French law will finally tackle (some) African restitutions

Posted on: July 21, 2020 by

Last week, the legal review of a bill under consideration by the French government was released. Following President Macron’s statement on the restitution of artefacts to African countries in November 2017 and the release of the controversial Sarr Savoy Report the following year, this is the first we’ve heard about specific legislation on the topic. The review was undertaken by the Conseil d’état, the body of experts that advises the French government on the legal viability of proposed laws, with the work completed in early March.

From what we can see, the bill says more by what is not included. First of all, this is not the widespread emptying of French collections feared by some. Nor does it reflect the approach proposed by Sarr and Savoy for a system of bilateral international agreements between France and African countries setting the stage for possible returns. If passed, this law wouldn’t even contemplate restitutions beyond a handful of listed pieces.

Those pieces are the 26 items looted by French troops in 1892 from Abomey (in the present-day Republic of Benin, see accompanying photos of two of the items) and the sabre of Omar Tall already returned last year on long-term loan to Senegal. The bill would formally remove those items from the French public collections – and those items only – effectively removing them from the rule of strict inalienability. That rule makes it impossible to remove items from French public collections without specific legislation, which is precisely what is being proposed here.

A bill that proposes the removal of items from the French public domain necessarily requires an assessment of its constitutionality. And so the Conseil d’état examined the usual constitutional considerations, including the proportionality of the law, its potential effects on public services and the public interest. The conclusion was that the proposed law passed the test: not only was the bill enacted in relation to France’s policy of cultural cooperation with Africa, but it targeted specific cultural items forming a circumscribed part of a public collection. As a result, the bill was found to abide by the constitutional requirements of French law.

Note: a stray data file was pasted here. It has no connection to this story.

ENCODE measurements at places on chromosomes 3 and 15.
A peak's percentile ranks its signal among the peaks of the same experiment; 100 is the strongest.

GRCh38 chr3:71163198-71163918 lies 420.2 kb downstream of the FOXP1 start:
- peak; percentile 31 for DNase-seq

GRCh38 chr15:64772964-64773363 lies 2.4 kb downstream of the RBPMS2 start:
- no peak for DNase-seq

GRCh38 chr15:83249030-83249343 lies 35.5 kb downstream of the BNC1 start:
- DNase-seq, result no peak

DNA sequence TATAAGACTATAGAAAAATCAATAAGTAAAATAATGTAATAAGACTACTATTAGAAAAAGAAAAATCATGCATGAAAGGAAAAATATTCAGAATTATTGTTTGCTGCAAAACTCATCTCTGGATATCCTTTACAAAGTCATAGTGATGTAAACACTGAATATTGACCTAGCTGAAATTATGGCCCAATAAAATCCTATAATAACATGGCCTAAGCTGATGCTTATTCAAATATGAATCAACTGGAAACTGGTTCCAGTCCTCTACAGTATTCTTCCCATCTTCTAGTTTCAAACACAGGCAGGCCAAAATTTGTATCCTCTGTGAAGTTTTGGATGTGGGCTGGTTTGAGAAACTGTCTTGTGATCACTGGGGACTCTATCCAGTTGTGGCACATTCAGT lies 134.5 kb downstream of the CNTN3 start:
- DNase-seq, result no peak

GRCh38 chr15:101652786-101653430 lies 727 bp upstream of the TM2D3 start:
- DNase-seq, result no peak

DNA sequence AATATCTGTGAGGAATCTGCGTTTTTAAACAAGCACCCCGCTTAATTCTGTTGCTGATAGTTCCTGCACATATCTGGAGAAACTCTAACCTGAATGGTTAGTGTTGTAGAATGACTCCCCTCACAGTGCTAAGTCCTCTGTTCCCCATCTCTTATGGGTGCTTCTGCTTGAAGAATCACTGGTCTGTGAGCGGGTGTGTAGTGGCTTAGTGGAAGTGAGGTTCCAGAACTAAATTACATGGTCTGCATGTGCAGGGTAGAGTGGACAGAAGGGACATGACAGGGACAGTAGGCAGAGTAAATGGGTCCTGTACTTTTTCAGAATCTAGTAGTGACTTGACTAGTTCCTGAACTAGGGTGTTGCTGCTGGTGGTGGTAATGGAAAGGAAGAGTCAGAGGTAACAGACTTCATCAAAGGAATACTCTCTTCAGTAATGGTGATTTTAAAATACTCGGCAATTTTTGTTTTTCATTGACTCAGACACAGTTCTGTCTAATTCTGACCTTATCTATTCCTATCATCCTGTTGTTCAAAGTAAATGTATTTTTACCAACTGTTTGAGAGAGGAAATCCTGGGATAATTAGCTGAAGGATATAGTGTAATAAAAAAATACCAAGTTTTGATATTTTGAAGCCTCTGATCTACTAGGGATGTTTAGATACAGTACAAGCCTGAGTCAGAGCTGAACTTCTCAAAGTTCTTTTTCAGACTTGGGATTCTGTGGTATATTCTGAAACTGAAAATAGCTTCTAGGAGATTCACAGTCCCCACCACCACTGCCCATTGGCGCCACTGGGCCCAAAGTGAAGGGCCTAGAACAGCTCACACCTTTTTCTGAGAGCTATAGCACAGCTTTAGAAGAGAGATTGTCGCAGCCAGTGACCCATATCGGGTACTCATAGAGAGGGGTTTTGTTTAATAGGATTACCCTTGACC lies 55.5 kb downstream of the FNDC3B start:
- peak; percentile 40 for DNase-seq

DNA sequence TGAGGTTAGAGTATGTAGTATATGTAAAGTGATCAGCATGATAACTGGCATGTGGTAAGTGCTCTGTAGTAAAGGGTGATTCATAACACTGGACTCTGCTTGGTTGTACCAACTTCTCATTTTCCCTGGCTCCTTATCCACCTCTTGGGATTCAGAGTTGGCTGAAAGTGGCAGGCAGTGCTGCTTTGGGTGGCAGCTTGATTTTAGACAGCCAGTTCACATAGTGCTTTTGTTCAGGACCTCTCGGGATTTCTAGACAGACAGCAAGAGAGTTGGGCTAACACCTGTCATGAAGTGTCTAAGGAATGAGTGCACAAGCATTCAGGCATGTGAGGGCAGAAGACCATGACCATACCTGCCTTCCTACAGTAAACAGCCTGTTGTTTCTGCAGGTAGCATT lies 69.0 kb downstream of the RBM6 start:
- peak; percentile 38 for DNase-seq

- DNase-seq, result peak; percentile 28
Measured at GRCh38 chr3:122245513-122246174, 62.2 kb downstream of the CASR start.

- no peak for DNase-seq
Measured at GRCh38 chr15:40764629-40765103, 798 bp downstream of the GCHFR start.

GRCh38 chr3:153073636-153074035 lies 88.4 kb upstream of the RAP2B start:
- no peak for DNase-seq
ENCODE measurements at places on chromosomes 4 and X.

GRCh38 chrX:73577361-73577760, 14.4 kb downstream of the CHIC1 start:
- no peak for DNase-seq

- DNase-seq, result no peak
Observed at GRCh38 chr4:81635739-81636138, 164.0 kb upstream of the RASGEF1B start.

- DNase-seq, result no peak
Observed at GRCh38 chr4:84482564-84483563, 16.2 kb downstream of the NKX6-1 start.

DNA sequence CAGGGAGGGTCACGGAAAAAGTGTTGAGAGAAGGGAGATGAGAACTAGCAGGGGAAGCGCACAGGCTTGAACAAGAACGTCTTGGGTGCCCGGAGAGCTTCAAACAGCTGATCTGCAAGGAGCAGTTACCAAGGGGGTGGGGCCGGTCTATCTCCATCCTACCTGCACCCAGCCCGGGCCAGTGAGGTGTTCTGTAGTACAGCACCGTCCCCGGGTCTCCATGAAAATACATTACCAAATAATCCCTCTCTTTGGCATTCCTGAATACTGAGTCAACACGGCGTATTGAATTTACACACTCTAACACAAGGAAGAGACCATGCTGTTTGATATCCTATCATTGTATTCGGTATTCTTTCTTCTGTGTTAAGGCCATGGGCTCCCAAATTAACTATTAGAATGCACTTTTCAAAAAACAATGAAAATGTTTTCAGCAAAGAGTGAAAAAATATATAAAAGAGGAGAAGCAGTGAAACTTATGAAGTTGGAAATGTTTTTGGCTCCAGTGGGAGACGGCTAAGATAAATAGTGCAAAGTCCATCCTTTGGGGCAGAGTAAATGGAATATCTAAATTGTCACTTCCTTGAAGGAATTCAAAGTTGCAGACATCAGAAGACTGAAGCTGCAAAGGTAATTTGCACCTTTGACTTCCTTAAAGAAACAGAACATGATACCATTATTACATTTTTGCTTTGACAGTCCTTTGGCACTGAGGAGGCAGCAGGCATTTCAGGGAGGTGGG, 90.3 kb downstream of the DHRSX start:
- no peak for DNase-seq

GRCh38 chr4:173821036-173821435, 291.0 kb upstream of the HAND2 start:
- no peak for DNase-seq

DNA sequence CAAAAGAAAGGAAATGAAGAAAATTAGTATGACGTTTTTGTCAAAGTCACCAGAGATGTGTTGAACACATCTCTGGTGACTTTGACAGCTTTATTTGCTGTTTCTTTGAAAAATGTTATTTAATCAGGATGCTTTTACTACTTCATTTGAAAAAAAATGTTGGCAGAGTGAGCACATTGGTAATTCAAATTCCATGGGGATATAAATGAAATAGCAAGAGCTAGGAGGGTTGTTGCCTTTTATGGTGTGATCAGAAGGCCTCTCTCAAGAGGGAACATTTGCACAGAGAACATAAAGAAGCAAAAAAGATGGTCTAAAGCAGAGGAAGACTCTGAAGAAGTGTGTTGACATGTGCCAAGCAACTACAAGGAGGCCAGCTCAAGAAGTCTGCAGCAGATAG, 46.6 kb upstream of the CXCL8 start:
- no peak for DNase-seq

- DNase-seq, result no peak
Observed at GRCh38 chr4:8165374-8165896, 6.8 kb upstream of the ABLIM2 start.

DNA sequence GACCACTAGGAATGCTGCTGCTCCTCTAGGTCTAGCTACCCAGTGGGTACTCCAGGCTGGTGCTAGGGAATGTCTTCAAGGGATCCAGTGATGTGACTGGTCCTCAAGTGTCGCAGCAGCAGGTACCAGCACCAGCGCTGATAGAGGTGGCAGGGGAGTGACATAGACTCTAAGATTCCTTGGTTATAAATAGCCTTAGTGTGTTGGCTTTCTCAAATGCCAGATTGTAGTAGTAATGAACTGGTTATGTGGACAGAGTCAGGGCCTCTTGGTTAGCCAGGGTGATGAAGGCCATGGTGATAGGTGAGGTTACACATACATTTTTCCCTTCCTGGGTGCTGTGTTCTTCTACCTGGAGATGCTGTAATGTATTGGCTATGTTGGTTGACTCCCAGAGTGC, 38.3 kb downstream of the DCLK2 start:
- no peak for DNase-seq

The most interesting aspect of this constitutional study is what it implies about possible further returns of African objects from French collections. The Sarr Savoy Report had recommended a fairly broad series of returns emanating from proposed international panels established through bilateral treaties. What the current study seems to say is that such proposals, if put into French law, would not be narrowly tailored enough to pass muster under France’s Constitution. Thus any future returns would have to follow the model of the current ones being contemplated: i.e. they would have to relate to specific items within a circumscribed part of a collection. Anything beyond that would lack the necessary precision.

This means that the more radical proposals of the Sarr Savoy Report are likely dead in the water – constitutionally-speaking. Insofar as it deals with property to be removed from the French public domain, restitution can never be sweeping or precipitous; it must instead be slow, piecemeal, painstaking. Pieces set for return in the future will have to be itemised and set out in legislation each time a permanent restitution is sought.